Disney asks judge to dismiss lawsuit from DeSantis appointees

Disney and DeSantis were involved in a year-long feud that the governor touted during his 2024 Republican presidential nomination.

ORLANDO, Florida. On Friday, Disney is asking a Florida judge to dismiss a lawsuit against the company’s efforts to neutralize Gov. Ron DeSantis and his appointees’ takeover of the Disney World district.

The one-hour hearing in Orlando state court concerns one of two takeover cases between Disney and DeSantis or his designated governors in response to the company’s public opposition to the so-called “Don’t Say Gay” law. defended by DeSantis and Republican lawmakers.

Disney and DeSantis were embroiled in a year-long feud that the governor touted during his 2024 Republican presidential nomination, often blaming the entertainment giant for being too “awake.” Disney accused the governor of violating his free speech rights.

Disney argues before District Judge Margaret Schreiber that any decision in state court will be moot because the Republican-controlled legislature has already passed legislation nullifying the agreements. If the judge decides not to dismiss the state’s case, the entertainment giant is asking for a stay in state court until the federal lawsuit in Tallahassee is resolved because they relate to the same ground, and that lawsuit was filed first.

In this case, Disney sued DeSantis and his appointees in the District of Central Florida Tourism Supervision in an attempt to stop the takeover, alleging that the governor was violating the company’s freedom of speech and “using government power to punish private business.”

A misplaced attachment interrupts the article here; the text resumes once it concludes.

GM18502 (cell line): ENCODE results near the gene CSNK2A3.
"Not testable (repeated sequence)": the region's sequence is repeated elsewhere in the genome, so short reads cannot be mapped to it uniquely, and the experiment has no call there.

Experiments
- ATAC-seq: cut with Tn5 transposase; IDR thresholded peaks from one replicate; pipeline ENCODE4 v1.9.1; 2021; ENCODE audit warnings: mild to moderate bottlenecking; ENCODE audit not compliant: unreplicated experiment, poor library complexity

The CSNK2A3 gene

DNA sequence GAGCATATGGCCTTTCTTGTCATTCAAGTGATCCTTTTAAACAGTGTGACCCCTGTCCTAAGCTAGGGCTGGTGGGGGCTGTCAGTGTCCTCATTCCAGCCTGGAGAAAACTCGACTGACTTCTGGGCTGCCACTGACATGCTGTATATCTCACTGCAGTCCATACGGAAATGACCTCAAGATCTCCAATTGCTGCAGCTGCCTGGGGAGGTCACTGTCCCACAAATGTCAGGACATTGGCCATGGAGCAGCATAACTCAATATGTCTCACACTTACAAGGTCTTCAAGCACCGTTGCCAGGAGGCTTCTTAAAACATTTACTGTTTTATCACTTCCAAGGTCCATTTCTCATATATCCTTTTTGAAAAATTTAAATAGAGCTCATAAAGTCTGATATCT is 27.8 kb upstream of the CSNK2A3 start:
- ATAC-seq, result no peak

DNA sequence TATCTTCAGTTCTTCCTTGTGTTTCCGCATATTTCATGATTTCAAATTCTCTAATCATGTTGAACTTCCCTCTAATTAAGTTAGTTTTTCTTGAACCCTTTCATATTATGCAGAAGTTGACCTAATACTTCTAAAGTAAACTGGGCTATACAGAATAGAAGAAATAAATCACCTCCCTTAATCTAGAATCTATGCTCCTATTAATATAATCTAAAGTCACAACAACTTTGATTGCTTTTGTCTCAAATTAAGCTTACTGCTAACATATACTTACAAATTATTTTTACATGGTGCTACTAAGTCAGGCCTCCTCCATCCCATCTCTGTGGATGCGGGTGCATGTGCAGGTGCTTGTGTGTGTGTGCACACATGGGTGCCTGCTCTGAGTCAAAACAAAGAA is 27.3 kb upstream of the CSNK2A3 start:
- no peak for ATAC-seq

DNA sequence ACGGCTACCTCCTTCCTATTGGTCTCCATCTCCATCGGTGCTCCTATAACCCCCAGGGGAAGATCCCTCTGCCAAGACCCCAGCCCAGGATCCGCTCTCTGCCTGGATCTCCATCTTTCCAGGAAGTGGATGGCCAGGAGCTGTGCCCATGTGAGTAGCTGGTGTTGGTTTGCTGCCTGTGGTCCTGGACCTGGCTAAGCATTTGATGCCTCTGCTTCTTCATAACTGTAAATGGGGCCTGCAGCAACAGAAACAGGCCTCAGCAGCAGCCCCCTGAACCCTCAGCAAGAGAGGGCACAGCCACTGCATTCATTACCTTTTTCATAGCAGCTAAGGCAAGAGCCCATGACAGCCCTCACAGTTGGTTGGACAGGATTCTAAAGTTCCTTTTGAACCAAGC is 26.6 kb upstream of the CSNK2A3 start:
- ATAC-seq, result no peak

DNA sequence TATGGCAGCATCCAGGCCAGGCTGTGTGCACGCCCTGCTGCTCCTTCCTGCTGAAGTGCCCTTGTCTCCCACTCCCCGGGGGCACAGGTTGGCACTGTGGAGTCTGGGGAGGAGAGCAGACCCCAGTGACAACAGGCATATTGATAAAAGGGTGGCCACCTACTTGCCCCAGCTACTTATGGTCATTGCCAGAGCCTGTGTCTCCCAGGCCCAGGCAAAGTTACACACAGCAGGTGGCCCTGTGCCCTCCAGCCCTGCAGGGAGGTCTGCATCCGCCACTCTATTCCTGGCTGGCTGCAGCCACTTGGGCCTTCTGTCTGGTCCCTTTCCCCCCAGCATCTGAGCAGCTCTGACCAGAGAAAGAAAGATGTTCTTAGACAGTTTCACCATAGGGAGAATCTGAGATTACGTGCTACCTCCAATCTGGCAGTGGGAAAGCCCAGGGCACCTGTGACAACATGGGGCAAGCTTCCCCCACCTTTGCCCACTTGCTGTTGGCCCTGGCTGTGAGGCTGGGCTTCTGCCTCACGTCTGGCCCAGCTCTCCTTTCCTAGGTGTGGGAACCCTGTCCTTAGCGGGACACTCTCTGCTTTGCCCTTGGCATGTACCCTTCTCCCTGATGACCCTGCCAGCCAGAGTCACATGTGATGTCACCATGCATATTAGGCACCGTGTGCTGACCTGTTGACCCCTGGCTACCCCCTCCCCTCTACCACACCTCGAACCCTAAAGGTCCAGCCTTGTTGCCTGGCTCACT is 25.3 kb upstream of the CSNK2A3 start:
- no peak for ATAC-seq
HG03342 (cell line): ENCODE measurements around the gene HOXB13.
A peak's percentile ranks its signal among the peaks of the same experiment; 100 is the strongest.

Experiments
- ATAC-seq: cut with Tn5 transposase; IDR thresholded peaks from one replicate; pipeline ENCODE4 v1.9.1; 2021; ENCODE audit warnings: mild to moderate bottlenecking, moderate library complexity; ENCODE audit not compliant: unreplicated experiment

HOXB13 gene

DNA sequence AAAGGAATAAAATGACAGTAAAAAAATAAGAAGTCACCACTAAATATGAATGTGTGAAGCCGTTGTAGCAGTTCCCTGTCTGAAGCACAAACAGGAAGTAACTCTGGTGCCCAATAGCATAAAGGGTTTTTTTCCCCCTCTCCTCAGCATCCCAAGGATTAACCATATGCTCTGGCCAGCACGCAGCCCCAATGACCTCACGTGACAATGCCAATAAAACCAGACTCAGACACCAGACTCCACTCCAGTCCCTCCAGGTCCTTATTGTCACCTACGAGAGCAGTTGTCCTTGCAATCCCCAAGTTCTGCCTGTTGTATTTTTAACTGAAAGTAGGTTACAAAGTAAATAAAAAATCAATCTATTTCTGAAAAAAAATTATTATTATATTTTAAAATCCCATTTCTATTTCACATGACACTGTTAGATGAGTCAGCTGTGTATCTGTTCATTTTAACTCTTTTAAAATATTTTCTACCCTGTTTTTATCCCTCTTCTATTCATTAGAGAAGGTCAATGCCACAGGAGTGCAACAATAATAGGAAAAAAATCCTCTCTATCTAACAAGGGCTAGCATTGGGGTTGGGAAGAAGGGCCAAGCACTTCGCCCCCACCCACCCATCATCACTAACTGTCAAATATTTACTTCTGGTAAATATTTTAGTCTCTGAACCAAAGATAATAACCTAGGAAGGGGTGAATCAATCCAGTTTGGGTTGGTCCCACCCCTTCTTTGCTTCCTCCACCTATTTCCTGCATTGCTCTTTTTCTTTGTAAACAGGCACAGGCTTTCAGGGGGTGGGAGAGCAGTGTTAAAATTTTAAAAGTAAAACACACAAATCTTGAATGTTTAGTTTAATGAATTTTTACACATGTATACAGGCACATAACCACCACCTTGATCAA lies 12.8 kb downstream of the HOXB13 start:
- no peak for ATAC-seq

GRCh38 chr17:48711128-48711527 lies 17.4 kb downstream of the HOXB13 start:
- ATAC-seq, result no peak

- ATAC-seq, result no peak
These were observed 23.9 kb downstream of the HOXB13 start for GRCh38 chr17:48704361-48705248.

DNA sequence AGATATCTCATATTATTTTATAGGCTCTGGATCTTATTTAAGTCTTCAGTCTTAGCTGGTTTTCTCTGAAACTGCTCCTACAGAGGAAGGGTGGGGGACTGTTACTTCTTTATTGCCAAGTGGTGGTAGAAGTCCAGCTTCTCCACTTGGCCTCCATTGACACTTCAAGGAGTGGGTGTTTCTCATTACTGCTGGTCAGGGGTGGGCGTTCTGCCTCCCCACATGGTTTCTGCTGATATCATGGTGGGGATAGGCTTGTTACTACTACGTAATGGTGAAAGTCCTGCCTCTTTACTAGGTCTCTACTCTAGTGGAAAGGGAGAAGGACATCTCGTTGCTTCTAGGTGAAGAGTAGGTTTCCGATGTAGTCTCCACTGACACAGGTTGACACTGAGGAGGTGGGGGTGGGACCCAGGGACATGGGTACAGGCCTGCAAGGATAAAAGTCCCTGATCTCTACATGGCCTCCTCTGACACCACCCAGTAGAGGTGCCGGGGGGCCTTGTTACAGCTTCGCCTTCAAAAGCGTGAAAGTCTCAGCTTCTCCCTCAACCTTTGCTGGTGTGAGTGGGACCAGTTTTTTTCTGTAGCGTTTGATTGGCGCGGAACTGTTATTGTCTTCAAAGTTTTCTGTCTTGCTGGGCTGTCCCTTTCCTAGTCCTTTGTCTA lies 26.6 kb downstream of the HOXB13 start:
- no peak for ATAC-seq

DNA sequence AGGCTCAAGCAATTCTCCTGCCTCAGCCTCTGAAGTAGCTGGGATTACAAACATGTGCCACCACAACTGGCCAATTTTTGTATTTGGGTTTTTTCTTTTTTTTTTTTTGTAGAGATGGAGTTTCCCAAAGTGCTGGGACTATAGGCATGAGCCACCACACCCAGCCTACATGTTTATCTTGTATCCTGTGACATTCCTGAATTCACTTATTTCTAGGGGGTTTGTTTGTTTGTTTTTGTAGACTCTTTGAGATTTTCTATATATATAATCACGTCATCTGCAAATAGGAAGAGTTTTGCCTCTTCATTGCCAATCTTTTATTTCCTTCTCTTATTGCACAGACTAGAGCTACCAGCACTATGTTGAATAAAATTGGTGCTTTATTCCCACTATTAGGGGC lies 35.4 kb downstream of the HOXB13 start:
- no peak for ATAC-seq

DeSantis-appointed county councilors ask that their case not be dismissed, telling the district judge that it is not contentious and that it would be inappropriate to postpone it. DeSantis is not a party to the state’s lawsuit.

“Disney’s motion is a classic fantasy suggesting that the court be led to believe that reality is what Disney is making up,” the county council’s attorneys said in a court document.

The fight between DeSantis and Disney began last year after the company, facing significant internal and external pressure, publicly opposed a state law banning sexual orientation and gender identity classes in elementary grades. Critics call this rule “Don’t say gay.”

As punishment, DeSantis seized the county through a law passed by Florida legislators and appointed a new board of supervisors to oversee the municipal services of the sprawling theme parks and hotels. But prior to the arrival of the new board, the company made agreements with previous members of the board of supervisors who were supporters of Disney that stripped the new executives of their design and construction authority.

In response, DeSantis and Florida legislators passed legislation repealing these agreements.

Disney announced in May that it was abandoning plans to build a new campus in central Florida and move 2,000 employees from Southern California to work in digital, finance and product development. Disney planned to build a campus about 20 miles from the giant Walt Disney World theme park resort.

In an interview this week with CNBC, Disney CEO Bob Iger said the company doesn’t want to get involved in any culture wars.

“Our goal is to continue to tell great stories and make a positive impact on the world,” Iger said.

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